The Government should waste no time in going ahead with a proposed plan to hive off the network infrastructure and land assets of BSNL and MTNL into separate companies. The idea makes eminent sense, given the perilous finances of the two telecom public sector undertakings (PSU) and also the fact that they still have enough worth saving unlike a Scooters India or National Textile Corporation. Both BSNL and MTNL have been bleeding heavily over the last four years: The former’s losses have touched Rs 8,200 crore in 2012-13, while the latter’s net worth will soon be fully eroded. The main problem, predictably, is their huge manpower costs – claiming over 100 per cent of MTNL’s revenues and almost 50 per cent of BSNL’s, against an industry average of below 5 per cent.
At the same time, the two companies have valuable telecom infrastructure that can be put to good use. BSNL, on its own, today has an optical fibre cable network covering over 700,000 km, which no private operator has or intends laying in the near future. Given its indispensability to providing high-speed broadband or data-intensive applications such as video telephony and telemedicine – which cannot be effectively delivered over mobile networks running on bandwidth-constrained spectrum – there is no reason for BSNL’s fibre infrastructure not being made into a sharable resource for others to use as well. The best way to do it is to transfer BSNL/MTNL’s entire tower and fibre network to a separate company, which, if needed, can even have a strategic investor. The whole idea here is to not only ensure optimal utilisation, but also insulate further infrastructure expansions from the vagaries of the two state-owned firms’ services operations.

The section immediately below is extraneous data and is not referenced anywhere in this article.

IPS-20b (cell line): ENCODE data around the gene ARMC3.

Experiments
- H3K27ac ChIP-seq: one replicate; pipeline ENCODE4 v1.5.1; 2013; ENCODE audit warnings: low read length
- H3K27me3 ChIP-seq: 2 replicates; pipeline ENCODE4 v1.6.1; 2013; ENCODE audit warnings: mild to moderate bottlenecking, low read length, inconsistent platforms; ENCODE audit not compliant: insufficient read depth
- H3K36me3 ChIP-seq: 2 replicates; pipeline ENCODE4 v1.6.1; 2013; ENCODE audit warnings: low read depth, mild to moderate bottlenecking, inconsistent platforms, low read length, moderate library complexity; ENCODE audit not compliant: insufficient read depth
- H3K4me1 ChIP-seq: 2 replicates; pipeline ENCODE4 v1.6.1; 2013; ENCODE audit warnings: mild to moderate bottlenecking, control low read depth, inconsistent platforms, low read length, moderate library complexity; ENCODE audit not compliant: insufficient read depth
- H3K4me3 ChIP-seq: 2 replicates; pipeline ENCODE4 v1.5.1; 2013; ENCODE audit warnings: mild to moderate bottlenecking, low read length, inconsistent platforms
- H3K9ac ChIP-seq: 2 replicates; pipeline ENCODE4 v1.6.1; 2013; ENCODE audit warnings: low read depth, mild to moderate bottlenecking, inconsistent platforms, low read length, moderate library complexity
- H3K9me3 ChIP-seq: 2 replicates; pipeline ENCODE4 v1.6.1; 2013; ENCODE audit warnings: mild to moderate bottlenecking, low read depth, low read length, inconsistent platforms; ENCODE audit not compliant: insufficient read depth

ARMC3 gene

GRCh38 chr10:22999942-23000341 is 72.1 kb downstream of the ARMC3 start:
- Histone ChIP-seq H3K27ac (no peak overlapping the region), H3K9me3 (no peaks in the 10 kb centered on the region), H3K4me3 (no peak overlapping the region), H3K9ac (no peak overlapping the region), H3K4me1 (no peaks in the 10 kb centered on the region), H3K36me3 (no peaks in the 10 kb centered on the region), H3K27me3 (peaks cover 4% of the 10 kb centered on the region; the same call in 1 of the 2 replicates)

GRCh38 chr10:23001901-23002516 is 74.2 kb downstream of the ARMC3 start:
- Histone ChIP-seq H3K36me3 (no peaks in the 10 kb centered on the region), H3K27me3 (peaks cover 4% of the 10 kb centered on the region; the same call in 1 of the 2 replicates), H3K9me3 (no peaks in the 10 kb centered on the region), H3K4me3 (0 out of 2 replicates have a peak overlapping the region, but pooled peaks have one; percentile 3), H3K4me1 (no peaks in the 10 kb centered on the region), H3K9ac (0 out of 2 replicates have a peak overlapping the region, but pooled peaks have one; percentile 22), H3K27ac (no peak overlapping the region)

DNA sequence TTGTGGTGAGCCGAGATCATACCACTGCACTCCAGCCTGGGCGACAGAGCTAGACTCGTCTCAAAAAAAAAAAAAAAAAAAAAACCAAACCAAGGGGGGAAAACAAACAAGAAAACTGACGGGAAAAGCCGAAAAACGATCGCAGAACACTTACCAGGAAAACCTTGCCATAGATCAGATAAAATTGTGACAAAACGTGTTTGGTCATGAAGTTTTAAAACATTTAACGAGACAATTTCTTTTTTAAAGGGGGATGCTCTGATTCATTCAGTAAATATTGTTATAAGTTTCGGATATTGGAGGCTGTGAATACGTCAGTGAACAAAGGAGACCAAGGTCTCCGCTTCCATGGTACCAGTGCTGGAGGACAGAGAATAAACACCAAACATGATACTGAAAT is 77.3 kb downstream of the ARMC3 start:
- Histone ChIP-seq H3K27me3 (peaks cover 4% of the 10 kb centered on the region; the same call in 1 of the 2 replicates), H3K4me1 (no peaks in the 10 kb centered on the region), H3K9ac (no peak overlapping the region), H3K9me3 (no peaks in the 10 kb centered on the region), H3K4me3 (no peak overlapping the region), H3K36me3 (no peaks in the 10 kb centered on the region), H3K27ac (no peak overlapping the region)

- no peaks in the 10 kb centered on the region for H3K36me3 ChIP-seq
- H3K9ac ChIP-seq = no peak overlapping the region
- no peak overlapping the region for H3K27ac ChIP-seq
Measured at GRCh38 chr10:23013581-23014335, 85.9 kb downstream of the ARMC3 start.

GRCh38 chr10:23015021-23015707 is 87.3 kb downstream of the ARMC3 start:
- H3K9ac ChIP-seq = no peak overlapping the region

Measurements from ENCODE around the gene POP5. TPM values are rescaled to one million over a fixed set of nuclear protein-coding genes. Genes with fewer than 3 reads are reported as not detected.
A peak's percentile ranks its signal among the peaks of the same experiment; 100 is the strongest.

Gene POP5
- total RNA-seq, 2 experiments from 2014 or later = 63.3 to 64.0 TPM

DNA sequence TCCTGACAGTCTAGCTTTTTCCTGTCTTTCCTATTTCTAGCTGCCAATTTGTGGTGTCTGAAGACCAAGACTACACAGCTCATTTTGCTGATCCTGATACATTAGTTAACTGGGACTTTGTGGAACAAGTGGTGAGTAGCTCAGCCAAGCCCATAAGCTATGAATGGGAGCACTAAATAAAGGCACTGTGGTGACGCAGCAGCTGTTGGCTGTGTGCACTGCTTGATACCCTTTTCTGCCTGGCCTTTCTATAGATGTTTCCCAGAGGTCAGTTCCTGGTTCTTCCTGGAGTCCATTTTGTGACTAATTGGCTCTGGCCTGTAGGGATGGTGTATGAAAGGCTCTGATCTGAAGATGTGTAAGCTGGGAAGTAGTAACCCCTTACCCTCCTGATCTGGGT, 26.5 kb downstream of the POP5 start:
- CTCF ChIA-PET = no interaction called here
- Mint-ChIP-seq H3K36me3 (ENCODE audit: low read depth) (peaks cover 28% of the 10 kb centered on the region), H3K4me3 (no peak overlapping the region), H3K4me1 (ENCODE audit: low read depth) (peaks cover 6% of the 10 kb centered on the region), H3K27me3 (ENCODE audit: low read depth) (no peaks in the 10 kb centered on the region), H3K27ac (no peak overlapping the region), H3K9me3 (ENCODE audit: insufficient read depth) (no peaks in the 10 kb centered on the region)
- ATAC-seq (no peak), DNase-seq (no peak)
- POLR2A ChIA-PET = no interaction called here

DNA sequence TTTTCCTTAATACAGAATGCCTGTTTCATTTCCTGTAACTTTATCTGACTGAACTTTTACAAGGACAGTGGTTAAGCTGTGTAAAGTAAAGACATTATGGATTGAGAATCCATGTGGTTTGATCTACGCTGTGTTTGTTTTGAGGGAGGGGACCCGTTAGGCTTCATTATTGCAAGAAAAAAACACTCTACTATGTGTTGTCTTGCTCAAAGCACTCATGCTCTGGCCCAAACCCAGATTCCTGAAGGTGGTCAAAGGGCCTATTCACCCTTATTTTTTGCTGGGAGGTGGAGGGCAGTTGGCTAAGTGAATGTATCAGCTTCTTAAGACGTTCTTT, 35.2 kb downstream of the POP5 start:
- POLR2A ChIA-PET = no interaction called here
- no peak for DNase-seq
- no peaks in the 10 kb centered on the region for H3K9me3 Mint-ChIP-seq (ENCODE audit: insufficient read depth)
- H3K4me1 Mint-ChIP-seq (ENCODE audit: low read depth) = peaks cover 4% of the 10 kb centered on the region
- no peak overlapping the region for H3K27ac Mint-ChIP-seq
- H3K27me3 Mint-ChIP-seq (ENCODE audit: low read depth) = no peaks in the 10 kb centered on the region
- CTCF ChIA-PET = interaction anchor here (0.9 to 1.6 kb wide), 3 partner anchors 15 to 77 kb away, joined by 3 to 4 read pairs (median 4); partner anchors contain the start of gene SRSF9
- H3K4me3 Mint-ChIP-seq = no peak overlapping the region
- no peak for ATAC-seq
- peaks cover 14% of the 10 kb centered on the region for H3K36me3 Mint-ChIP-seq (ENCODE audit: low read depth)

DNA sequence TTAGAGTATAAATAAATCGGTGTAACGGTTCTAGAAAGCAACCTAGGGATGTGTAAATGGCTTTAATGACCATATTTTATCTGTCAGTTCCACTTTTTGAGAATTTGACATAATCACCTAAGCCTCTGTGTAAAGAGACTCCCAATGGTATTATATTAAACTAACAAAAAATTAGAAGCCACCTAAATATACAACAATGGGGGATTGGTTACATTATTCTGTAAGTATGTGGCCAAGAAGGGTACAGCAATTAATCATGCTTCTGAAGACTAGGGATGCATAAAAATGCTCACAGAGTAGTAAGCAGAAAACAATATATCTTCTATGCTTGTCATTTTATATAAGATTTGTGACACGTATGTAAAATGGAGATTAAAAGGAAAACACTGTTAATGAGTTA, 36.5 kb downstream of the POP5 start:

A separate company could, likewise, be created to monetise the huge land assets available with BSNL and MTNL. The proceeds from these should go primarily to finance a voluntary retirement scheme and also meeting future pension liabilities. That leaves servicing end-consumers. While the two PSUs together still have a nearly 15 per cent telecom subscribers’ share, the fact remains that this is the weakest part of their business. Although there is no business case for keeping BSNL and MTNL as two independent entities, a merger in itself will not bring about significant operational synergies to counteract the adverse effects of a bloated workforce. What they need to do really is explore the public-private partnership route to manage the customer end of their business. There is, after all, a franchise value to the customer base that the two PSUs have acquired over the years, which can be leveraged to good effect. It is true that a combination of political interference and administrative bungling over the years, and not employees per se , is what that has led to the abysmal state of affairs. But then, there is no going back now and it is time to look ahead.